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Profile: Maura Harty
Maura Harty was a participant or observer in the following events:
Barack Obama. [Source: Public domain via US Senate]The State Department confirms that three of its contract employees improperly accessed the private passport files of Senator Barack Obama (D-IL), the leading candidate for the Democratic presidential nomination. Two of the three were fired and a third was subjected to as-yet-unstated disciplinary procedures. The Obama campaign quickly demands a “complete investigation” of who accessed the files, who they may have shared the information with, and what their possible motivations may have been. State Department spokesman Sean McCormack refuses to identify the three employees, and says that there is no reason as yet to believe that the three break-ins were motivated by anything but “imprudent curiosity.” The State Department’s inspector general is conducting an internal investigation. The Justice Department is monitoring the situation, and may launch its own investigation. [Chicago Tribune, 3/21/2008; Associated Press, 3/21/2008] Senior State Department officials claim not to have known about the violations of Obama’s passport files until very recently. [Computerworld, 3/21/2008] Patrick Kennedy, the Undersecretary of State for Management and the department official responsible for the Bureau of Consular Affairs, the office which oversees such records, also refuses to divulge any information about the contractors who broke into Obama’s records. [Speaker of the House, 3/21/2008]
Bureau Should Have Informed Senior Officials - Kennedy says that his department erred in not informing senior State Department officials about the violations. “I will fully acknowledge this information should have been passed up the line,” he says. “It was dealt with at the office level.” Kennedy also says that the political affiliations of the three contract employees are not known, but “[n]ow that this has arisen, this becomes a germane question, and that will be something for the appropriate investigation to look into.” [Associated Press, 3/21/2008] Kennedy says he will brief Obama’s campaign staff today on the situation. [Washington Post, 3/21/2008] Kennedy is new to the post; before him, the bureau chief was Maura Harty, who served as a US ambassador to Paraguay under the Clinton administration. [Huffington Post, 3/21/2008]
Breaches Immediately Detected - The files were accessed on January 9, February 21, and March 14 (see March 21, 2008). All three improper accesses were immediately detected through a computerized monitoring system, and supervisors were notified shortly after each access. But no one in the Obama campaign was notified until today, a week after the third break-in. [Chicago Tribune, 3/21/2008]
Breaches May Constitute a Crime - The employees who broke into Obama’s files had access to his basic personal information, including his Social Security number, as well as his travel information, including information submitted by various US consulates from the nations to which Obama traveled (see March 21, 2008). Obama’s Social Security number can be used to pull a vast amount of information about Obama’s finances and other private, protected information. While the breaches themselves are not illegal (though they are violations of State Department protocols), if any information from the files were shared with anyone else, that would likely constitute a violation of US privacy laws.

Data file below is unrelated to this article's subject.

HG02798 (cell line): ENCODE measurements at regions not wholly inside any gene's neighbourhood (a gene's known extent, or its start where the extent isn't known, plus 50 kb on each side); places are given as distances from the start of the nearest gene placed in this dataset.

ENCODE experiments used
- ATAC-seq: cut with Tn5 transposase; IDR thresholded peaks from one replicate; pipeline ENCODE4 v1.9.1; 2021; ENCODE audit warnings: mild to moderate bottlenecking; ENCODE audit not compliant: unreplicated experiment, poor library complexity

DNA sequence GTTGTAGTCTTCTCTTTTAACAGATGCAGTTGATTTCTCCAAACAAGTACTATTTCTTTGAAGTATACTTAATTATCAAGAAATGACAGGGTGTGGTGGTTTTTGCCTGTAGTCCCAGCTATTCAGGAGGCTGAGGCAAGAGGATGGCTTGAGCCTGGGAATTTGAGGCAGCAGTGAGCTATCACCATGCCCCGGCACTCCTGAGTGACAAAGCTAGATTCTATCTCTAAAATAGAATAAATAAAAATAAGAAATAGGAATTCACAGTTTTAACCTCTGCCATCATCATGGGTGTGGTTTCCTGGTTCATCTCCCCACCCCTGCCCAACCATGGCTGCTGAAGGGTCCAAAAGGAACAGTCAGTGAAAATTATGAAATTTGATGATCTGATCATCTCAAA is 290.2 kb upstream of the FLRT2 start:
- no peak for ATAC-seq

Compared with 1991 Breach - In 1991, President George H. W. Bush’s re-election campaign illegally broached Democratic contender Bill Clinton’s passport files for political reasons; that incident prompted an investigation led by independent counsel Joseph diGenova. DiGenova says of the Obama breach that because the two contract employees who were fired were not State Department employees, it will be more difficult for the acting inspector general of the department to force them to testify. “My guess is if he tries to talk to them now, in all likelihood they will take the Fifth,” he says, referring to the Fifth Amendment’s protection against self-incrimination. DiGenova says it is improbable that senior State Department officials, perhaps including Secretary of State Condoleezza Rice, could not have known about the breaches. “Is inconceivable to me that civil servants working in a department which was part of a scandal in 1992 on this very subject would not understand that it was a management necessity to inform superiors,” he says. [Associated Press, 3/21/2008] DiGenova’s investigations brought no charges against anyone in the Bush passport break-in. [Washington Post, 3/21/2008]
Entity Tags: Joseph diGenova, Maura Harty, George Herbert Walker Bush, Sean McCormack, Condoleezza Rice, Patrick Kennedy, US Department of State, US Department of Justice, William Jefferson (“Bill”) Clinton, Barack Obama
Timeline Tags: Civil Liberties, 2008 Elections
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